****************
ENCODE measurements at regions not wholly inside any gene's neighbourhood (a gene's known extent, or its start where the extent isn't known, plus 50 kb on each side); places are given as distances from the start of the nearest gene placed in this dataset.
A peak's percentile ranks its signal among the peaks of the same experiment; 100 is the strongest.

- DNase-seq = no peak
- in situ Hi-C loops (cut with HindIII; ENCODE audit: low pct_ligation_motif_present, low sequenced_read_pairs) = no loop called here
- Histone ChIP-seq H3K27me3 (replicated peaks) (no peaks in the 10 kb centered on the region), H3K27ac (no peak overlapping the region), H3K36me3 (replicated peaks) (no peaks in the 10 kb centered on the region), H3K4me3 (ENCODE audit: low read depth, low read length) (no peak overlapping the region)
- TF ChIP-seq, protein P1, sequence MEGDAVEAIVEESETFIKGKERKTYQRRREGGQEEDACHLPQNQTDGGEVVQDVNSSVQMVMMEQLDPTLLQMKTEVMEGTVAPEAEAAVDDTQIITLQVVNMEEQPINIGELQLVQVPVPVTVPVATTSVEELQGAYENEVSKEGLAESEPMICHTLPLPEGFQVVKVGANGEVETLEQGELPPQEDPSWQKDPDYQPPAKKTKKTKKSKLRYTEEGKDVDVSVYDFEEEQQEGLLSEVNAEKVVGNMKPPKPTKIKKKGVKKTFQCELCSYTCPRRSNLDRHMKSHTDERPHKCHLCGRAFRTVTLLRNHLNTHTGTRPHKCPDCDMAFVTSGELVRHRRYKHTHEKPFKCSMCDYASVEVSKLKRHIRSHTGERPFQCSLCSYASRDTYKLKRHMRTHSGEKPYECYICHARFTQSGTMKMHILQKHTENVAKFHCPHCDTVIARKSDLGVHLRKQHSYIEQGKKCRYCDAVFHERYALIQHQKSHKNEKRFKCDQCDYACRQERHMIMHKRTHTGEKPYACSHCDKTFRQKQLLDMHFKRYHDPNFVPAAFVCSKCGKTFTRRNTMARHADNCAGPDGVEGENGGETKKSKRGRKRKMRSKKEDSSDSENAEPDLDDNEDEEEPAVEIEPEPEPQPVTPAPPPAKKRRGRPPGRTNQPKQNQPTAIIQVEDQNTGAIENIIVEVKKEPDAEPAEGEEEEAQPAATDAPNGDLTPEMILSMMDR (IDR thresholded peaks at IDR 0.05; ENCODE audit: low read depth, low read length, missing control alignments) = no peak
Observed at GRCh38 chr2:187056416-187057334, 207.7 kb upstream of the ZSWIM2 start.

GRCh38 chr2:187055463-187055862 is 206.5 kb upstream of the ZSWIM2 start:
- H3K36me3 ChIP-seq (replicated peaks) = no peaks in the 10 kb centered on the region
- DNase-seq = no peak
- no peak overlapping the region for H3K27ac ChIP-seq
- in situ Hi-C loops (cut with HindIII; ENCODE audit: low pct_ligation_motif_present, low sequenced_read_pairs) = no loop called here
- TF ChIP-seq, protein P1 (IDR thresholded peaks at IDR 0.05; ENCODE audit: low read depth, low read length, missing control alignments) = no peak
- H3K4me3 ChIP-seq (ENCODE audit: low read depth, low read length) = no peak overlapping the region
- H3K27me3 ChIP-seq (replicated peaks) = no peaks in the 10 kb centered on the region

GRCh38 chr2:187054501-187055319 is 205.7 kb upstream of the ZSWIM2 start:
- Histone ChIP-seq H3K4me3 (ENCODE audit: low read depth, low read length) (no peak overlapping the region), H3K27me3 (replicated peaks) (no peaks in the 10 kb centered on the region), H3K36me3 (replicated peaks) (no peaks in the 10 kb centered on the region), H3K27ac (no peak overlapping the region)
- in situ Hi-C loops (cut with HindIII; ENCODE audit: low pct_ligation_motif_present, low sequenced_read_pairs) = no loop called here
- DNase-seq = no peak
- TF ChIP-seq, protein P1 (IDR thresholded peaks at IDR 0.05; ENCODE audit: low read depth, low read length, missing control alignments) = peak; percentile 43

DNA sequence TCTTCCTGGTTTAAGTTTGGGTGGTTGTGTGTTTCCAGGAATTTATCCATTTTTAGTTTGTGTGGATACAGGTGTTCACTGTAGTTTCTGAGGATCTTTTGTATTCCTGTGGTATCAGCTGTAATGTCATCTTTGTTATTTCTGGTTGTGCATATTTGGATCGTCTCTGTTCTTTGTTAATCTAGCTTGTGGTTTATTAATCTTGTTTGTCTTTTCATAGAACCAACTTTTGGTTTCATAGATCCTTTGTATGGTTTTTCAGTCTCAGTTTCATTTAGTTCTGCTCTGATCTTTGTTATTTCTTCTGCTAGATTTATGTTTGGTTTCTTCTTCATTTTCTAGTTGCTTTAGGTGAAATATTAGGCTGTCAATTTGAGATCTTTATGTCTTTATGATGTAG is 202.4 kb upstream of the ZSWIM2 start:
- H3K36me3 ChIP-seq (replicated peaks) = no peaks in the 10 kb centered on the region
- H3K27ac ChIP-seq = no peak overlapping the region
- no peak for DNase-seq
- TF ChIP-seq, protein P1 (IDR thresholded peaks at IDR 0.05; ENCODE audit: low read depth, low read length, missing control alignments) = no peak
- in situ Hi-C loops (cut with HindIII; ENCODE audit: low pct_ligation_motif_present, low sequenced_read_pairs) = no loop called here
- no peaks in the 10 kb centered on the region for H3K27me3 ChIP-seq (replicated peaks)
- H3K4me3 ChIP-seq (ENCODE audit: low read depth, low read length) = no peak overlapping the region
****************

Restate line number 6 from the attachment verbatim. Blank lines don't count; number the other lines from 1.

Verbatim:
- TF ChIP-seq, protein P1, sequence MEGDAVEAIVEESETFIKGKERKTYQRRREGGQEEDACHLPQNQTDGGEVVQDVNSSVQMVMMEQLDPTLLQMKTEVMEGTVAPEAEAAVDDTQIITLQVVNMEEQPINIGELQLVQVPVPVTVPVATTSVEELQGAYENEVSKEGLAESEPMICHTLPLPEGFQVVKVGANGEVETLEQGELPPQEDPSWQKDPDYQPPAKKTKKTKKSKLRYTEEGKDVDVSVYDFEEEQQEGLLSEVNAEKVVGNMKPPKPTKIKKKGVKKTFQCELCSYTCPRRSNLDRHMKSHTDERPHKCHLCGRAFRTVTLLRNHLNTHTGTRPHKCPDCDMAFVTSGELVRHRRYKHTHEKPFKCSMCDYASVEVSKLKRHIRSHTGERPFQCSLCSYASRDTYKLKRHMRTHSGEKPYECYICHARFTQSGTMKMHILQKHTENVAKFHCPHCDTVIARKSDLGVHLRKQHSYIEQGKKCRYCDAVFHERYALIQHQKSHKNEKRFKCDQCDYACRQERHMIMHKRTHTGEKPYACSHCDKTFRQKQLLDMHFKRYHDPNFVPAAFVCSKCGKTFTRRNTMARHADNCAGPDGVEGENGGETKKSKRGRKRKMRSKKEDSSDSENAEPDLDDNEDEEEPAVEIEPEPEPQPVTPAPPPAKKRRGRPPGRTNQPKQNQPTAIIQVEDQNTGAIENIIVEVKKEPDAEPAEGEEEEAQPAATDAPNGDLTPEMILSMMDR (IDR thresholded peaks at IDR 0.05; ENCODE audit: low read depth, low read length, missing control alignments) = no peak